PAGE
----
A Strange Manuscript Found in a Copper Cylinder: Canada's Science Fiction Beginnings

February 26, 2021 | Myrna

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In 1888, A Strange Manuscript Found in a Copper Cylinder appeared serialized in Harper’s Weekly magazine. The science fiction novel is by Canadian author James De Mille. It was published anonymously eight years after his death. Though the story doesn't takes place in Canada, it is Canada’s most celebrated 19th-century science fiction novel.

Our Merril Collection of Science Fiction, Speculation & Fantasy has a first edition of the novel (view in catalogue or view digitized book). Using Merril Collection resources, I examined the novels's author, story and readership to learn more about an abandoned writing project that became a celebrated science fiction story.

Cover of A Strange Manuscript Found in a Copper Cylinder by James De Mille
The British first edition of A Strange Manuscript Found in a Copper Cylinder (1888) from our Merril Collection of Science Fiction, Speculation & Fantasy. 


The author

James De Mille (1833–1880) had a successful writing career during his own lifetime. Born in New Brunswick, De Mille lived most of his life in the Canadian Maritimes. In addition to writing, De Mille taught at Dalhousie University and Acadia College. De Mille wrote in many genres. His writing ranged from boys' adventures stories to historical fiction and textbooks. 

A Strange Manuscript was published posthumously, but was one of De Mille’s first attempts at novel writing. He worked on A Strange Manuscript early in his writing career in the 1860s. According to his brother Alfred Henry De Mille, De Mille put the story aside because “he was never able to make a satisfactory denouement.” Following De Mille's death, the story was published without his preferred ending. Literary scholar Stephen Milnes describes the book's conclusion as "notoriously brusque."

By the 1880s, De Mille was a popular and well-respected writer. So why was A Strange Manuscript published anonymously? Harper's Weekly told De Mille's widow, Annie De Mille, that publishing the story anonymously would curb piracy. The publisher thought that as a British subject, De Mille might "not [be] entitled to the protection of copyright in the United States." However, De Mille's authorship was an open secret. Some early reviews of A Strange Manuscript even mention De Mille by name. 

Photograph of James de Mille
Photograph of James de Mille from The Dalhousie Gazette (December 20, 1893).

The story

A Strange Manuscript Found in a Copper Cylinder opens on a yacht off the Canary Islands. The yacht's four travelers discover a copper cylinder with a manuscript within. The manuscript tells the story of sailor Adam More. More recounts how he found himself swept to a hidden tropical sea in Antarctica. Alternating between the yacht and the tropical Antarctic, the four travelers discuss and debate More’s story. Some of the men are eager to accept the manuscript as fact, but others call it a “transparent hoax.”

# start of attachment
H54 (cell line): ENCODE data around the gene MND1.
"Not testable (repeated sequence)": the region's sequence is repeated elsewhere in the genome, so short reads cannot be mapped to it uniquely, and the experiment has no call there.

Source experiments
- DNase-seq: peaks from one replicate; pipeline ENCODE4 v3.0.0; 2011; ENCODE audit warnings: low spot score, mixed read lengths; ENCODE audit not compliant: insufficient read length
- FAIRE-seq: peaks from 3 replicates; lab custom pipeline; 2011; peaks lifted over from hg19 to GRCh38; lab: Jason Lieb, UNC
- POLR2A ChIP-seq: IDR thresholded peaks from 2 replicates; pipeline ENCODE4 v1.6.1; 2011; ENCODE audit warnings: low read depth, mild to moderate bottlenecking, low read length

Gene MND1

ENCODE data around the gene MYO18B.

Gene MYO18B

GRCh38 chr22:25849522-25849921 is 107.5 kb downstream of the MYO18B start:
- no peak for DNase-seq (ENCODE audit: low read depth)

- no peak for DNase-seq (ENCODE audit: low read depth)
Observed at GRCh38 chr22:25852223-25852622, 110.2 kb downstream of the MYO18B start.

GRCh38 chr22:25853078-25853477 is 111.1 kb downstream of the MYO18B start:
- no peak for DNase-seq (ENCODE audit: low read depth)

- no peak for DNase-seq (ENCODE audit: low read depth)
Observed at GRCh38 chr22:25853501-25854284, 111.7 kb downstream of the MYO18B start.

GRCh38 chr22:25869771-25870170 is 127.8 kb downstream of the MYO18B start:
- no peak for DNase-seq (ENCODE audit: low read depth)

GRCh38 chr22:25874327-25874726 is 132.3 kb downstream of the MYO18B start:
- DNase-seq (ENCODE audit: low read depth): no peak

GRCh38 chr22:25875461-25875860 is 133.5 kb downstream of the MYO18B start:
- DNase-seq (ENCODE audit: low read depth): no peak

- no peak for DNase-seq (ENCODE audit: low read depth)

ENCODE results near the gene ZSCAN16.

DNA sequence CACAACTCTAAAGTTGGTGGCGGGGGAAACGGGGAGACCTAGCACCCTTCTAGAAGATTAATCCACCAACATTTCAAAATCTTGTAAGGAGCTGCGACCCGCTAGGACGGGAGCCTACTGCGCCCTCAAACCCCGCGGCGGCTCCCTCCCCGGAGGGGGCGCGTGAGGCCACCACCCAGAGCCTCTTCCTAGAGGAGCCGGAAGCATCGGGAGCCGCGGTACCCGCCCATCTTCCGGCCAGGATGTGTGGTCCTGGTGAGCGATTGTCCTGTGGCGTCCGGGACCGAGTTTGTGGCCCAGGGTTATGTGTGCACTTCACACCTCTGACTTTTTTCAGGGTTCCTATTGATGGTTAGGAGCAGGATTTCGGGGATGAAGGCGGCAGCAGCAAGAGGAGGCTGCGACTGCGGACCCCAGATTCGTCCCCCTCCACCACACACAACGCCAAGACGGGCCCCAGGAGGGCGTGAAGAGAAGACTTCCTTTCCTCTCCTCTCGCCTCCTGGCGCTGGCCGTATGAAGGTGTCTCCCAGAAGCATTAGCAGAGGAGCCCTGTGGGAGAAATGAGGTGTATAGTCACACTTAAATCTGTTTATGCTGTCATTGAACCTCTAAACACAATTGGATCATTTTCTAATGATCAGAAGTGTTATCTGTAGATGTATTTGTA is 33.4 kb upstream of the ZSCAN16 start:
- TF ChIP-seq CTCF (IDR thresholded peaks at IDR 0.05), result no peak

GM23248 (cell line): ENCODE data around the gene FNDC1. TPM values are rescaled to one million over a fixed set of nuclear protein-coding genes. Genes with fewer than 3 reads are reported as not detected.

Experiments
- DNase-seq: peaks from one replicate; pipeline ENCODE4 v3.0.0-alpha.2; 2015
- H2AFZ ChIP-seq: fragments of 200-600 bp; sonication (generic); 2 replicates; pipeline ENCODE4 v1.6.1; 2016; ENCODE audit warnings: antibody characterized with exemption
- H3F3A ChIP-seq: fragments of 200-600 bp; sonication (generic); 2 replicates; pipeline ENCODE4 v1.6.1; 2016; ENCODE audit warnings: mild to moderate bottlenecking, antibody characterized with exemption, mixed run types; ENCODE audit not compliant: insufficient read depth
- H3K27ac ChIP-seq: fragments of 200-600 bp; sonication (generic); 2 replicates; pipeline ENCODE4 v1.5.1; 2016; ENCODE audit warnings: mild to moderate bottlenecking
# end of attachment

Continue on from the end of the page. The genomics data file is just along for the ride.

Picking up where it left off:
Illustration of a copper cylinder with A Strange Manuscript Found in a Copper Cylinder written on it
An illustration by Gaul Gilbert from A Strange Manuscript Found in a Copper Cylinder (1888).


De Mille's story draws on hollow earth theories and legends. Hollow earth was a common trope in 19th-century science fiction. Authors and readers enjoyed imagining what might lurk beneath the earth's crust.  In A Strange Manuscript, More meets the subterranean Kosekin civilization. Kosekin culture is the satiric opposite of 19th-century Western culture. They prefer poverty to wealth and death to life. As he navigates Kosekin culture, More uses these opposite values to his advantage. 


The readers

Reviewers in 1888 had mixed reactions to A Strange Manuscript Found in a Copper Cylinder. De Mille's story had been sitting in a drawer for 20 years. Over those decades, several novels similar to A Strange Manuscript had been published. Many reviewers compared A Strange Manuscript to the works of H. Rider Haggard, an English adventure and science fiction writer. Other reviewers praised De Mille's science fiction narrative. Toronto magazine The Week declared that A Strange Manuscript "will gratify lovers of the marvelous to their hearts' content." 

A Strange Manuscript gained more admirers among 20th-century readers. Canadian literature scholars were eager to examine early examples of Canadian science fiction. The book's complex structure also appealed to scholars. The interplay between More's manuscript and its readers on the yacht made the book popular with postmodern critics. Whether you are interested in hollow earth adventures or postmodern narratives, A Strange Manuscript appeals to a range of readers. 


Further reading


You could even use A Strange Manuscript for "a book that was published posthumously", one of the categories in the TPL Reading Challenge 2021.